For Your Staff:Selling Quality
Porosity: The Jeweler's Nightmare
Knowing how to cast jewelry properly demonstrates another aspect of
quality in your shop
by Tom Weishaar
JA® Certified Master Bench Jeweler
Underwood Jewelers, Fayetteville, Ar
Porosity. It's an ugly word for bench jewelers and can be expensive for
store owners and customers. Just close your eyes and picture a block of
baby Swiss cheese. The cheese contains millions of holes caused by air bubbles,
and while their appearance in the cheese may be appealing and the taste
unaffected, similar holes inside your jewelry are neither pleasing in appearance
nor in effect.
That mental picture of Swiss cheese is a close approximation of how porosity
appears in cast jewelry. But the real problem with porosity is not its appearance,
rather the damage it causes.
Porosity in cast jewelry weakens the basic structure of the piece, causing
ring shanks to break, prongs to break off and galleries to crack.
This article illustrates what porosity is, how you can detect it and
how to advise your customers when you find it in their jewelry. Along the
way, we'll look at two major causes of porosity shrinkage and gas
and some minor causes.
Casting Metal into a Mold
This cross section of a flask shows how metal enters a typical mold (#4)
and begins to cool off, first at the farthest point in the ring cavity (#1)
then progressively down the sprue (#2) and toward the reservoir of metal
called the button (#3).
Typically, gas porosity results from overheating in the casting process.
In its molten state, metal is very volatile and can absorb gas, usually
hydrogen. When the metal enters the mold, the gas concentrates in small
pockets and remains there after the metal solidifies, creating pits and
holes (see dark outlines).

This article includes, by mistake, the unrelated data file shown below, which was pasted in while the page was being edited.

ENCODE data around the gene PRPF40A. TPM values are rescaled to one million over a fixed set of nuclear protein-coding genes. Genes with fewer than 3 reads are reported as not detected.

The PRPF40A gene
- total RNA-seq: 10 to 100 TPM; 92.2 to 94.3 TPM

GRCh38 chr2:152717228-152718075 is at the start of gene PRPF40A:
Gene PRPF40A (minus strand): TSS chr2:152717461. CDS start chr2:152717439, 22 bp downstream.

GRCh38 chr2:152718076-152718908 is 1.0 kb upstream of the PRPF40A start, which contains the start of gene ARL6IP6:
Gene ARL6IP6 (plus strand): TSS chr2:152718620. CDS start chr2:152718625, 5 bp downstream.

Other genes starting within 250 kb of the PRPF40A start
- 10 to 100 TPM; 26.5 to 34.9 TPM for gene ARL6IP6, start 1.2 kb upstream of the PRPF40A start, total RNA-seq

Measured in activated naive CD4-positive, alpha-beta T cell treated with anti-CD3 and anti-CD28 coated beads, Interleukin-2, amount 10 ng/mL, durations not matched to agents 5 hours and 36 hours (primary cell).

If the ring is thick at top, the metal can cool first at the bottom, trapping
molten metal above it (shown in deepest red). As the trapped metal cools,
it suffers shrinkage porosity, which normally would have occurred at the
Porosity can appear anywhere on jewelry. In this case, it's on the side
of a highly polished ring (shown in red circles). Be sure to inspect the
entire ring because porosity can be easily "concealed" on the
outside (see box at right).
|Concealed Porosity: Nightmare Unto Itself|
Porosity can be concentrated in certain areas or spread throughout
a ring. When it's prevalent in certain spots, sometimes finishers try to
conceal the pits by "burnishing" the area, in essence, compressing
the metal by rubbing it with a hard object as illustrated here.When the
ring undergoes standard service and refinishing, however, the pits will
reopen and become visible. Reburnishing porosity is laborious, and the ring
gets thinner each time it's done. Burnishing also can distort the shape
of the ring and flatten fine details.
Shrinkage porosity generally occurs in the thicker portions of cast jewelry.
When it's visible on the surface, it often looks like starbursts or irregular